The Vegan Diet: High Net Gain
When it comes to maintaining adequate energy levels, eliminating soreness, and ensuring longevity during high-endurance sports, you need to think, “High Net Gain”.
What is High Net Gain?
High net gain foods are foods that deliver energy in a manner that is based on conservation.
You see, the digestive process actually takes a lot more energy than you might think. From the moment that we begin eating, our body begins trying to separate the energy units (calories) from the food through the process of digestion. It then must convert this energy into the individual and specific nutrients needed by each body part, organ, etc.
Now here’s the kicker; when energy is transferred from A to B, there will always be a loss.
Because, it takes energy to move energy. It takes energy to break down the food you eat and separate the units of energy from that food. It takes energy to then convert that energy into usable elements. It then takes even more energy to transfer the energy to the areas of your body that need it the most. This is the inherent energy loss that happens in an effort to obtain more energy.
Now, this level of energy loss depends on one crucial factor; the foods you eat. Yes. Foods that are highly processed, meats, animal byproducts, etc., take significantly more energy to perform this process of energy transference.
Your net energy gain is essentially the energy that is remaining once your digestive energy is spent. This means that, while yes, calories are units of energy, simply by eating more calories does NOT equal more energy! Sounds crazy, right? I know. But it’s true!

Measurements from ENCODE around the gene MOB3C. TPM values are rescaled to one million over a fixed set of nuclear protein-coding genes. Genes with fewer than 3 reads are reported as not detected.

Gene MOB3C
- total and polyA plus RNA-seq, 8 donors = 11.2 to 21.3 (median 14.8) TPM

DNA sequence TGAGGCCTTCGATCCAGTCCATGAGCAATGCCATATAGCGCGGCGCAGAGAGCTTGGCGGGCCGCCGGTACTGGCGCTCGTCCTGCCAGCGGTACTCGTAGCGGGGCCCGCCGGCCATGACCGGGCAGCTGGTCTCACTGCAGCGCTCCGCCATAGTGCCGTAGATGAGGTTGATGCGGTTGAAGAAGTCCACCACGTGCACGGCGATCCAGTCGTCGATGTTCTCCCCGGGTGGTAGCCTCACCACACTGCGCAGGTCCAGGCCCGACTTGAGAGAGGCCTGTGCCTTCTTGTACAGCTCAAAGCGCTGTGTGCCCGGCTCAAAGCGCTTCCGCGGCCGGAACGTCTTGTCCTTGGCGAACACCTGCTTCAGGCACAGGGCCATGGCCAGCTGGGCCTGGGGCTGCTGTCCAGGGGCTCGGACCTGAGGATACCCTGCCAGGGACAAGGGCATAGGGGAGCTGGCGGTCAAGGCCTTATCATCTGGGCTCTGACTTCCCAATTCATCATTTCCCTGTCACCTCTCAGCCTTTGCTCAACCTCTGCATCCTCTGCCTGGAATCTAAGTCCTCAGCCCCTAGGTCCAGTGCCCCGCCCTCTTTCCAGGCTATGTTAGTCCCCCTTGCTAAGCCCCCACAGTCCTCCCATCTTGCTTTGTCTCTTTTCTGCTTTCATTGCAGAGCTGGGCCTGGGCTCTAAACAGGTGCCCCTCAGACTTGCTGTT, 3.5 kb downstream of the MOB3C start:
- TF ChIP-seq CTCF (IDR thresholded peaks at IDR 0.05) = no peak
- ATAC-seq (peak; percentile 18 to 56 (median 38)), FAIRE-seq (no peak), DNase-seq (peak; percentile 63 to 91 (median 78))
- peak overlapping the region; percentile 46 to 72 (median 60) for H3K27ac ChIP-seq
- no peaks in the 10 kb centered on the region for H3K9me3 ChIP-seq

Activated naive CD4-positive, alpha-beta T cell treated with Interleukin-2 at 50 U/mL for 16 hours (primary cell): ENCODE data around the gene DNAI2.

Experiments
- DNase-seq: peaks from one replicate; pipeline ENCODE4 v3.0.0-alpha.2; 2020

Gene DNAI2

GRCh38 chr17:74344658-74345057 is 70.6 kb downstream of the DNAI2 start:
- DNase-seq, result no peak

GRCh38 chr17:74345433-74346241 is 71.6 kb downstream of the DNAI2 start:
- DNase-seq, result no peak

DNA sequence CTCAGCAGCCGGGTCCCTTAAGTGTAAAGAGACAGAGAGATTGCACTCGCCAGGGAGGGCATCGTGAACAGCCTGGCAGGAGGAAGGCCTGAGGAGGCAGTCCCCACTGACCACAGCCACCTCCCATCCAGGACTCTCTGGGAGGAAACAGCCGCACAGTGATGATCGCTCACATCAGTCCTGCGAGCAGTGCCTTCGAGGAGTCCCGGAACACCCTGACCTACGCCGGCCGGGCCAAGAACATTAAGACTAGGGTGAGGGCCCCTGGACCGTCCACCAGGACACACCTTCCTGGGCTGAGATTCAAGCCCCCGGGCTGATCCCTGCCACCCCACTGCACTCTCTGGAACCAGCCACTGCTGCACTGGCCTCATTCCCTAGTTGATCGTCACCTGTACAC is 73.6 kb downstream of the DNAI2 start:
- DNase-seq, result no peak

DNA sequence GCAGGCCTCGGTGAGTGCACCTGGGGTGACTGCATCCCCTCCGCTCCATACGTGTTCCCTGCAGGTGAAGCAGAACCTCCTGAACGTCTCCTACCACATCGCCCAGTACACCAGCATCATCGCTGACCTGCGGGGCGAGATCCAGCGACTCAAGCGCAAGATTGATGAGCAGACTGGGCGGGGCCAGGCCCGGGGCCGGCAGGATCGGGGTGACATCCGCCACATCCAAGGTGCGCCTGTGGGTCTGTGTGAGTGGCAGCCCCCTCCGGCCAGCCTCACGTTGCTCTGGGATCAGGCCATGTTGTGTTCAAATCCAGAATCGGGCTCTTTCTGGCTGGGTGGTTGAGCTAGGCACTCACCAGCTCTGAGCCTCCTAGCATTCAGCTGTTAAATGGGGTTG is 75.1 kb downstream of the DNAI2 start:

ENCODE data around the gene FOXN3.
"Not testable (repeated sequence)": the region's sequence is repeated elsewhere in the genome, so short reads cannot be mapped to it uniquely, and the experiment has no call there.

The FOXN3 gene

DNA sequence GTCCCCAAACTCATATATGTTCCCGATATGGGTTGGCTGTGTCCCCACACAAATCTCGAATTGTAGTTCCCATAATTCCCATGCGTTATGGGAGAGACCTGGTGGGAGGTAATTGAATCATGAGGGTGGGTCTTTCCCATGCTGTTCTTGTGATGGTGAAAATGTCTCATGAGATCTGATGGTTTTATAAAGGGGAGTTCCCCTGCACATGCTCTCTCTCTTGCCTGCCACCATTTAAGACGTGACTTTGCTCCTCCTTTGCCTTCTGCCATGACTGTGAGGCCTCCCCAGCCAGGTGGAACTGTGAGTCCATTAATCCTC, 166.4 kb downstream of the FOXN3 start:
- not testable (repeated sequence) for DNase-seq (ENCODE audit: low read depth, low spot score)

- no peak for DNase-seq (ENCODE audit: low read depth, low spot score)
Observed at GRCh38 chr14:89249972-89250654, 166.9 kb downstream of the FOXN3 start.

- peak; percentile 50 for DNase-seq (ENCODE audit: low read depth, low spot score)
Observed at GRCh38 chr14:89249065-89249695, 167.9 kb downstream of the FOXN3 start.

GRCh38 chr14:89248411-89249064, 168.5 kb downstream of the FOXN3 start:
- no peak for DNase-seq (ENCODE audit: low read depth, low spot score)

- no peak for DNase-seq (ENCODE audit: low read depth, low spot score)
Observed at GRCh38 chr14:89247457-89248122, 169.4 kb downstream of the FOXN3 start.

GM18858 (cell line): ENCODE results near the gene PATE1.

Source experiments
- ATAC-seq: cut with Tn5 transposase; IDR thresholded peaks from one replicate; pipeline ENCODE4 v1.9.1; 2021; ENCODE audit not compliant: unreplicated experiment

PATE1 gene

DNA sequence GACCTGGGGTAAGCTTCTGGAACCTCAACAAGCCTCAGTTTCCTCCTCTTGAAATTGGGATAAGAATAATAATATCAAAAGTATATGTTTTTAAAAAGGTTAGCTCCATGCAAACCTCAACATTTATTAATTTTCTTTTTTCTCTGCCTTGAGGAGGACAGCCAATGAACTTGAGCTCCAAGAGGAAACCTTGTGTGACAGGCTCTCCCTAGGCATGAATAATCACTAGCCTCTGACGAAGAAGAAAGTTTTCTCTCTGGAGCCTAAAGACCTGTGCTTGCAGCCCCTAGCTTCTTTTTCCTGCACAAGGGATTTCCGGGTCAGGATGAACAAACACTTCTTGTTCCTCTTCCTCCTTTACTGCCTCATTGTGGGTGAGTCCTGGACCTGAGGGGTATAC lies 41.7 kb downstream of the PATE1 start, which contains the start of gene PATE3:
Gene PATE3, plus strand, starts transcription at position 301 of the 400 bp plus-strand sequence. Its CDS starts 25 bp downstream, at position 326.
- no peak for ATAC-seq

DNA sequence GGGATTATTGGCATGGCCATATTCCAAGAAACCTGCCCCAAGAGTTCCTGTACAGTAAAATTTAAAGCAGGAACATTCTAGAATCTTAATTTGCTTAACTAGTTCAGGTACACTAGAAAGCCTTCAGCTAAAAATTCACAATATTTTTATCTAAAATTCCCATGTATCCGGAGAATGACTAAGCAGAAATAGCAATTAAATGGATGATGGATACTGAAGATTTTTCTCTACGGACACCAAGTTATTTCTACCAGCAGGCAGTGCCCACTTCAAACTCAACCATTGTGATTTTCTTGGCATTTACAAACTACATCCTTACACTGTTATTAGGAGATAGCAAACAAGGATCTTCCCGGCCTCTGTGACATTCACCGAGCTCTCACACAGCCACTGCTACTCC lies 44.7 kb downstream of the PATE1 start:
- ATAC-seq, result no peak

This is because of the process it takes to separate, then convert, then transfer the energy to where it’s needed. In other words, the easier it is for your body to perform this process, the more energy you retain from the food itself.
Proof of Concept
Proof of this concept is in fast food. A burger from one of these places can be anywhere from 3,000 to 4,500 calories. If it were true that by simply consuming more calories would provide more energy, than people who ate fast food would be the ones jogging up and down the street every morning with an abundance of energy.
The fact is, these people do not run around with tons of energy. They are more often tired, feeling lethargic, and their mood often reflects such a poor diet.
So, what are we left with?
We are left with a vegan diet. That’s right.
When we consume whole foods, foods that are fibrous, greens, lentils, nuts, omega 3 fatty oils, you know – the good stuff that nature has provided us – our bodies use only a fraction of the energy digesting these foods.
High Net Gain
Now, we have high net gain foods. These foods leave us with far more usable energy, even though they have far fewer calories.
Sounds crazy, right? Again, it’s true. The proof is in our history. Mankind would forage and hunt. However, hunting was more difficult, took longer, and sometimes didn’t quite pan out. What were they left with? Fruits and veggies. These fruits and veggies are what afforded primitive man the ability to run from danger, travel long distances, and to essentially thrive.
Today, you look out your window in the morning or drive to work and what do you see? Joggers and runners. They are the people who are fit, in shape, and seem to have tons of energy. I can tell you one thing about these people; they aren’t sitting around eating fast food all day.
They are more than likely eating healthy. And the healthier you eat, the more energy you have. Simple. Whole foods, a vegan diet, will provide you with more energy at the end of the day with fewer calories than high-caloric foods that take longer and more energy to digest.
Remember, at the end of the day, it’s all about High Net Gain.